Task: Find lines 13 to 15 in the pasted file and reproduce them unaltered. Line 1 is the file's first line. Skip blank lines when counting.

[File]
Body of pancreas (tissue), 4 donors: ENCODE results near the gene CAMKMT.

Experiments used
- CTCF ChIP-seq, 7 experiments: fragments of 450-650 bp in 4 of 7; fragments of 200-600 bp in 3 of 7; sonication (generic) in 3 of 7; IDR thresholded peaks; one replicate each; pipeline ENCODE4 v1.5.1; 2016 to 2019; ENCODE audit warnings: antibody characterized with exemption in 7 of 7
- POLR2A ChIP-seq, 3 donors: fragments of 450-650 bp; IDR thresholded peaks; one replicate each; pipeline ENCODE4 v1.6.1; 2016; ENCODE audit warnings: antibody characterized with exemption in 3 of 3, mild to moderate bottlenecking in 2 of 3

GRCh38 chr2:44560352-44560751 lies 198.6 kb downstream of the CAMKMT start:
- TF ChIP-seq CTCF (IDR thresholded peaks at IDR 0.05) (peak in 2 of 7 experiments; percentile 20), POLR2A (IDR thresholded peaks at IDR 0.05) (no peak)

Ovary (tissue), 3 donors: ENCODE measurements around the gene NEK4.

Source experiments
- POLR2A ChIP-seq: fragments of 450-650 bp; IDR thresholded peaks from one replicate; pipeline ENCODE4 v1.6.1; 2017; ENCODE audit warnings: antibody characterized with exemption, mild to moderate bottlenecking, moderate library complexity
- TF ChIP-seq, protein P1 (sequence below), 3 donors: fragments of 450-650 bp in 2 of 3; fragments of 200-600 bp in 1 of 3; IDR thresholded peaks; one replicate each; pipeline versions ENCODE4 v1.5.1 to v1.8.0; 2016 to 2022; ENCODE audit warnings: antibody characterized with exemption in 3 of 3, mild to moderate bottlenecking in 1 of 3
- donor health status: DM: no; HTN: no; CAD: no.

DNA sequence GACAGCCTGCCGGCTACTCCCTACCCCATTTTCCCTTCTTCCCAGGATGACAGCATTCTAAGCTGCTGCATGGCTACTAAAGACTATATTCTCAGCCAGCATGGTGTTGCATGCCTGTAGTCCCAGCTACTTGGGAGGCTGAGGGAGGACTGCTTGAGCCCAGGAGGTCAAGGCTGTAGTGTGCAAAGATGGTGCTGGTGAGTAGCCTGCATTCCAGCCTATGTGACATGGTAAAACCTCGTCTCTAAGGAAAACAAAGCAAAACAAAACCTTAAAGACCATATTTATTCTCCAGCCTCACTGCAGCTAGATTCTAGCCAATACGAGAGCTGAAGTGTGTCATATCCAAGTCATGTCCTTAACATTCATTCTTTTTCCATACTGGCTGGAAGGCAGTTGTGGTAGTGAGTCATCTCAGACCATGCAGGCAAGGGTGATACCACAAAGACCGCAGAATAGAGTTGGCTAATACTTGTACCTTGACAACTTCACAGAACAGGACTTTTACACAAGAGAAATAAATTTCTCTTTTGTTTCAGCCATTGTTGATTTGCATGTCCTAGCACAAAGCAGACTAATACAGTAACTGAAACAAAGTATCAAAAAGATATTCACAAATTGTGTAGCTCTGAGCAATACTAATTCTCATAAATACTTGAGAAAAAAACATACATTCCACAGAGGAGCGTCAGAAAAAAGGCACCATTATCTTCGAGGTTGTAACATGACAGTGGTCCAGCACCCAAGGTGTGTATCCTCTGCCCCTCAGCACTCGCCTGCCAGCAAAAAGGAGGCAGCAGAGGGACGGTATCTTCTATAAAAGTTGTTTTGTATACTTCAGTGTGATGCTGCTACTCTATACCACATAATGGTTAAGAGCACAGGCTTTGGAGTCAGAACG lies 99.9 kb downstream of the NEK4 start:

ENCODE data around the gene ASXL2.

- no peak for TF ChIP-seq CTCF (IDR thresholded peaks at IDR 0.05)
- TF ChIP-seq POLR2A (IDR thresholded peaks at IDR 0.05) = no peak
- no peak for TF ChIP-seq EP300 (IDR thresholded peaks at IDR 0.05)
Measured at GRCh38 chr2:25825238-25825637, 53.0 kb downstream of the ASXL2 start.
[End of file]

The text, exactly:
ENCODE data around the gene ASXL2.

- no peak for TF ChIP-seq CTCF (IDR thresholded peaks at IDR 0.05)
- TF ChIP-seq POLR2A (IDR thresholded peaks at IDR 0.05) = no peak